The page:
Witch Hazel Ingredient Overview
Witch hazel is well known for its usage in cosmetics, however it has a variety of other benefits which can be beneficial for more diverse health and wellbeing concerns.
What is Witch Hazel?
Witch hazel isn’t one plant but rather a genus of them containing five different species. Three of these species are native to North America, including H. virginiana, H. ovalis, and H. vernalis. The two other species are named H. japonica (Japanese witch hazel) and H. mollis (Chinese witch hazel), and they grow in Japan and China, respectively.
In most cases, witch hazel plants grow into shrubs or small trees that reach a maximum height of about 7 metres. Witch hazel is known for its flowers coming in at the same time as the fruits from the previous year reach maturity, which is where the genus name “Hamamelis” comes from.
One fascinating thing about witch hazel is that its fruit explosively comes apart during the autumn, with the seeds being propelled up to 9 metres away. This has earned witch hazel its other name, “snapping hazel” due to the snapping sound that the fruit capsule makes when it splits apart.
While the name witch hazel may be evocative of pointy hats and broomsticks, the plant’s name actually comes from the Middle English word “wiche.” This word meant bendable or pliable, and had no relation to the term “witch.” Some historical texts allude to the fact that the branches of the witch hazel tree may have been used as divining rods.
What is Witch Hazel Used For?
Is Witch Hazel Good for Skin?
Witch hazel for skin is one of the most common uses of this plant and products that are derived from it. Sensitive skin is one of the more common conditions that this plant has been used to treat, and studies have been conducted to determine whether or not it can do so.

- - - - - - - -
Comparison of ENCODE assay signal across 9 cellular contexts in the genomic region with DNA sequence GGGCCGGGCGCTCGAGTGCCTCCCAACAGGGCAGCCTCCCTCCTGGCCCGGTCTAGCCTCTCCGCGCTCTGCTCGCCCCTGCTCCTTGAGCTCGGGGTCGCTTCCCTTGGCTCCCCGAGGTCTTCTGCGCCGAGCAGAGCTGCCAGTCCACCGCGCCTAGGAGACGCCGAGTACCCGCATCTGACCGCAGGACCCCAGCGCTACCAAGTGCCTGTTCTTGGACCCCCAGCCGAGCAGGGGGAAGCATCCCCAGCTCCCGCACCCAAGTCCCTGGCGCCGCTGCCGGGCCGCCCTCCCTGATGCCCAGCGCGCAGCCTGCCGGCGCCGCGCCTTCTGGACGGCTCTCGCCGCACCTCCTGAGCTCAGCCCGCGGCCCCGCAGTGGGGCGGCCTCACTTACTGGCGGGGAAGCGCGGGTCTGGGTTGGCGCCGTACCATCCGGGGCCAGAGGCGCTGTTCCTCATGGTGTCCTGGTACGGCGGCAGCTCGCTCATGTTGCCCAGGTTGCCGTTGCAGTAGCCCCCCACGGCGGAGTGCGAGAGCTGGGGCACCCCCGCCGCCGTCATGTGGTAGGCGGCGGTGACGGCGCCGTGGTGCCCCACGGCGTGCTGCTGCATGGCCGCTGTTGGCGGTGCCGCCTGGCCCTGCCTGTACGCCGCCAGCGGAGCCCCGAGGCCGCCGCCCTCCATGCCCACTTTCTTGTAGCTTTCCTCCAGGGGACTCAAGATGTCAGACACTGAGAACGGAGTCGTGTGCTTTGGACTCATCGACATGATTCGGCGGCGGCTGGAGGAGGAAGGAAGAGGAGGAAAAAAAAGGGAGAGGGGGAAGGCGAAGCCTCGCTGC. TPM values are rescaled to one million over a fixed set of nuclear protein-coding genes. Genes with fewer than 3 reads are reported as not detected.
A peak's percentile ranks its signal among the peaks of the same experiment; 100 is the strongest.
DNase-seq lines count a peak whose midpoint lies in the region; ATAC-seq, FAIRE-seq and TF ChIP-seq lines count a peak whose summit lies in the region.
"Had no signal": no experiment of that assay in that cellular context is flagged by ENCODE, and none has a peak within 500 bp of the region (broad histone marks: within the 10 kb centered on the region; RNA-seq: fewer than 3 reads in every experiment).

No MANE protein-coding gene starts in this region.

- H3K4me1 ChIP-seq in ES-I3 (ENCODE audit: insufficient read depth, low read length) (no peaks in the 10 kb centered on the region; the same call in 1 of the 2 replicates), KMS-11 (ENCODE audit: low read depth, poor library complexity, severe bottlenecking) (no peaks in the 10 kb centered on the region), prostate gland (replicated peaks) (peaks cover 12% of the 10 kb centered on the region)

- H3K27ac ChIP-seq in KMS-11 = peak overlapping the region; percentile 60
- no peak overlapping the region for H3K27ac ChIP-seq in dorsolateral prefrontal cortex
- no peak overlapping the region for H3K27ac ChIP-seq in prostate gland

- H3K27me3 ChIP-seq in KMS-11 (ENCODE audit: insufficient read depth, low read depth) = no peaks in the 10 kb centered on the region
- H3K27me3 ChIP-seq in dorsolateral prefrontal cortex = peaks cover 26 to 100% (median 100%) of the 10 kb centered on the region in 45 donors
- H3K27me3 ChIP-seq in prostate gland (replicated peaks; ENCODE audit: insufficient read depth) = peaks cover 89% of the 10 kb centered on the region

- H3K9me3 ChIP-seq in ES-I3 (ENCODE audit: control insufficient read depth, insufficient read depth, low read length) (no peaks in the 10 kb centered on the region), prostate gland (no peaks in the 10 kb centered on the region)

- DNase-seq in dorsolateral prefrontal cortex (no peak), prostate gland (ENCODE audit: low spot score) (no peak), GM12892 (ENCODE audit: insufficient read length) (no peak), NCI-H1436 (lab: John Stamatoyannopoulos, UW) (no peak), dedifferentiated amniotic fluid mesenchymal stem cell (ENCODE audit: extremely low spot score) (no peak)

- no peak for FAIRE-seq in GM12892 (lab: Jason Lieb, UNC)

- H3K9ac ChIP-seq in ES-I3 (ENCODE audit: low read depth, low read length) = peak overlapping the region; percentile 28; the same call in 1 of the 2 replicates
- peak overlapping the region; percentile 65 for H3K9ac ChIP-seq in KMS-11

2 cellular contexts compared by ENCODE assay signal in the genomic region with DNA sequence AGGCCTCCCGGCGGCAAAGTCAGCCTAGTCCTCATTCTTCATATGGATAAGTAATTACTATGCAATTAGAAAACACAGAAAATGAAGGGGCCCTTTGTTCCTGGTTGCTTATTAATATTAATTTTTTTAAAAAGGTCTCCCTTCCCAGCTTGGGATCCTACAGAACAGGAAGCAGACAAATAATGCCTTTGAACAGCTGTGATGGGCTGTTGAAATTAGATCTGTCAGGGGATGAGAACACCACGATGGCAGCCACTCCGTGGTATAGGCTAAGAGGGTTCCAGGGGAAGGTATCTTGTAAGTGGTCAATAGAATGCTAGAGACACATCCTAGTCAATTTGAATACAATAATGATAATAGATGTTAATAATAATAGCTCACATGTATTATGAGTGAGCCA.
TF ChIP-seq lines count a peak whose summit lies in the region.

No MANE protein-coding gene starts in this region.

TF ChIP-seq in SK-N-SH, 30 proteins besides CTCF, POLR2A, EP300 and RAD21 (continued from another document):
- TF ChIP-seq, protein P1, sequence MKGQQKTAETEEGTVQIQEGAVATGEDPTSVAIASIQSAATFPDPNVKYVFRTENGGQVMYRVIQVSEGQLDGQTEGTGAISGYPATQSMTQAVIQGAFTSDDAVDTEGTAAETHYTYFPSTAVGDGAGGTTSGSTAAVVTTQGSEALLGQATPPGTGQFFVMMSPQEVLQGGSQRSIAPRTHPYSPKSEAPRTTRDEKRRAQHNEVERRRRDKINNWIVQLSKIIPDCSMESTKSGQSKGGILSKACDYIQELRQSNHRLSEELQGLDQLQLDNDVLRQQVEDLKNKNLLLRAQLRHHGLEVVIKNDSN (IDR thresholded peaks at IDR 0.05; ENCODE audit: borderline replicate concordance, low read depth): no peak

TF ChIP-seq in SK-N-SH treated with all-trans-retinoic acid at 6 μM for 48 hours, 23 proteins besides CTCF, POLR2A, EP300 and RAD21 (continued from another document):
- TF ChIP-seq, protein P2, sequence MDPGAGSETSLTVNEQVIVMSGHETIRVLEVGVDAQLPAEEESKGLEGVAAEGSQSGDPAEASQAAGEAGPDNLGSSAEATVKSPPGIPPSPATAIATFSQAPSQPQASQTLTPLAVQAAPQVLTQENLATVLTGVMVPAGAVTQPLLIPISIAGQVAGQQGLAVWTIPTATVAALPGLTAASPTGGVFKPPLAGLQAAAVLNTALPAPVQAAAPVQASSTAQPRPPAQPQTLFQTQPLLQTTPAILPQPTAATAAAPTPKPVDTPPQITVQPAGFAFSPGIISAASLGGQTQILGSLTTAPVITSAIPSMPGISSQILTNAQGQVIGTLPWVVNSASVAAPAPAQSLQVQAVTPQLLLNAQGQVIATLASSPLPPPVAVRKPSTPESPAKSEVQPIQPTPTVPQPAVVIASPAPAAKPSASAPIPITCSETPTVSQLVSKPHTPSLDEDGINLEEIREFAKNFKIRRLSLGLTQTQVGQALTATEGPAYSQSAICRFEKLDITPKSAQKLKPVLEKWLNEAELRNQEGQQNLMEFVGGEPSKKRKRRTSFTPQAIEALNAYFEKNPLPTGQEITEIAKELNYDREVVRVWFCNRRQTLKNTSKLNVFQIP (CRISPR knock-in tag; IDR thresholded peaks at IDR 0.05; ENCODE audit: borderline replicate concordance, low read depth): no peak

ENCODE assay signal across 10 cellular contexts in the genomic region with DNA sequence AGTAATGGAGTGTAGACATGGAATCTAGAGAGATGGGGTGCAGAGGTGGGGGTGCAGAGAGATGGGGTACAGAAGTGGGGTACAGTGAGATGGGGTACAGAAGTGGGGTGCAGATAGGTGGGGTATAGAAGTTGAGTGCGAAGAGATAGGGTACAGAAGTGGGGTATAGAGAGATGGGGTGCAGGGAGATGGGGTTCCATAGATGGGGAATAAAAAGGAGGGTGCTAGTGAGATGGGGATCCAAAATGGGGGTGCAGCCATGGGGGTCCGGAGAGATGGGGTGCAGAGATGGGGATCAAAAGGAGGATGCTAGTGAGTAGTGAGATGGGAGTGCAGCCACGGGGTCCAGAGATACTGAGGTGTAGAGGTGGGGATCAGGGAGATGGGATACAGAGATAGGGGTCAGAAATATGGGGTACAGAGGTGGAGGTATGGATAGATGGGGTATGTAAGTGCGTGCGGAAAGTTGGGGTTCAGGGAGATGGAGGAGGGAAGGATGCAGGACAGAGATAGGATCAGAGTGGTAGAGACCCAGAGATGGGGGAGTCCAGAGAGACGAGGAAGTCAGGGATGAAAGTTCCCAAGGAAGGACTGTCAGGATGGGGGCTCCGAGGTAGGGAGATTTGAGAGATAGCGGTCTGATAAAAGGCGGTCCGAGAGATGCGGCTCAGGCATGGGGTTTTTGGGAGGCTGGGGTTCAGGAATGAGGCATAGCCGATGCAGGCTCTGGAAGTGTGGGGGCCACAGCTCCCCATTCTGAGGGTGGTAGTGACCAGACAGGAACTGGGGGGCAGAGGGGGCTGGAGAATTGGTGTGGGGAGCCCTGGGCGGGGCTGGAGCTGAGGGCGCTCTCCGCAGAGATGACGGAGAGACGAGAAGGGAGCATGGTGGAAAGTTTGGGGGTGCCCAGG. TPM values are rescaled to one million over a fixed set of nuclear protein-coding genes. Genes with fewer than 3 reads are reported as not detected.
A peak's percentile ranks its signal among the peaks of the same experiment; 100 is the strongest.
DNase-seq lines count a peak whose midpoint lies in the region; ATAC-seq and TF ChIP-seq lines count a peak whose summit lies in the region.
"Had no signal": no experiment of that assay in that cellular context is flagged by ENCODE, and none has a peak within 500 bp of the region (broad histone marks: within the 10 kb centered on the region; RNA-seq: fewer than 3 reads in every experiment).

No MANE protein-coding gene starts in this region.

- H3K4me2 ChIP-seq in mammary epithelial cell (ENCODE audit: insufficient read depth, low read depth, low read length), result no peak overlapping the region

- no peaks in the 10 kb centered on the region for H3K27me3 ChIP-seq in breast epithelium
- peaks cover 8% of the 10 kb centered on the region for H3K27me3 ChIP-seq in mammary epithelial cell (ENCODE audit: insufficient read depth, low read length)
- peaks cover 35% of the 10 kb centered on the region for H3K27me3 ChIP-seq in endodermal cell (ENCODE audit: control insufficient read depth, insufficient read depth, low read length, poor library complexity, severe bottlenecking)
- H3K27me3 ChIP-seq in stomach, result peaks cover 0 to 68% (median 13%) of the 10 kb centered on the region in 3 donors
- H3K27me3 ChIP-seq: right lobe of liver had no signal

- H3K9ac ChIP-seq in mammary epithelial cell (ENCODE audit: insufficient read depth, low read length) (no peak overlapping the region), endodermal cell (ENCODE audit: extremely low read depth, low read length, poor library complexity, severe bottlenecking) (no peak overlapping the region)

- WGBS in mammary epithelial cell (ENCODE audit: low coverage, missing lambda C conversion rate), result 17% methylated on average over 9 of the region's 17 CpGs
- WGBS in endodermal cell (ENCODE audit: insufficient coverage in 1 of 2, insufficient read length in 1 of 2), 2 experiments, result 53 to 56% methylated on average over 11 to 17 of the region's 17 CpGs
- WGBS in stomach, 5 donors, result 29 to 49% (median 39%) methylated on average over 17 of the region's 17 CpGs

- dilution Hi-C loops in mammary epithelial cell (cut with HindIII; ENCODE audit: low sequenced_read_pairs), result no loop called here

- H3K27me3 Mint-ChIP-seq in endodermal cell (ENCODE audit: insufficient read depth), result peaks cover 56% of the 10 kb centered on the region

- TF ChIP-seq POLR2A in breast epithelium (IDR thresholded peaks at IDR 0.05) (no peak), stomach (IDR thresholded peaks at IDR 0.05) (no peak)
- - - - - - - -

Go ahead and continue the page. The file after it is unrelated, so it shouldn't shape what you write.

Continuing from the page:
As per the results of the study, witch hazel was able to stop erythema from occurring, which is a reddening of the skin that is linked to irritation and injuries. Test subjects who used witch hazel after the injury occurred had 27% less irritation than the control group. In the case of this study, the witch hazel was applied to the skin topically.
This may also contribute to the anecdotal evidence of using witch hazel for bruises.
Witch Hazel for Infection
Other studies have shown that witch hazel may be able to help the body avoid being infected by certain viruses. For example, a test tube study determined that witch hazel’s tannins were able to slow the infection rate of HPV and influenza A. Yet another test tube study determined that witch hazel extract could help slow down herpes simplex 1.
One thing to consider is that the results of these studies may be promising, but they lack the complex factors that are present in human studies that would confirm the findings. The scientists conducting the studies noted that further research on humans and animals was required to determine the effectiveness of witch hazel.
Is Witch Hazel Good for Acne?
Witch hazel is also known for its anti-inflammatory properties, as acne is directly linked to long-term inflammation. Proponents of witch hazel for acne recommended cleansing or steaming the face before using it and then applying a witch hazel product directly to the skin that is affected by acne.
It can help reduce the prevalence of acne because witch hazel acts as an astringent, which makes the skin on your face contract, shrinking your pores. At the same time, witch hazel soothes the skin and reduces any inflammation that may be occurring, reducing the chances of bacteria on your skin developing into further acne breakouts.
Witch Hazel After Birth
Witch hazel’s soothing properties are also taken advantage of after childbirth, particularly when a baby is delivered vaginally. In births that result in vaginal tearing or other injuries, the Mayo Clinic recommends using a chilled witch hazel pack to soothe the area between the vagina and the anus.
This can help reduce the inflammation caused by the wound, reducing the amount of pain that you experience.
Where Can You Find Witch Hazel?
Witch hazel and its supplements are relatively easy to come across, and they can be purchased at local pharmacies or even online.
It can either be found in its pure form or you may find witch hazel incorporated into other products, such as lotions and hair products. It’s often a good idea to look at the ingredients of the solution or lotion that you’re getting your hands on to ensure that it has the witch hazel concentration that you’re looking for.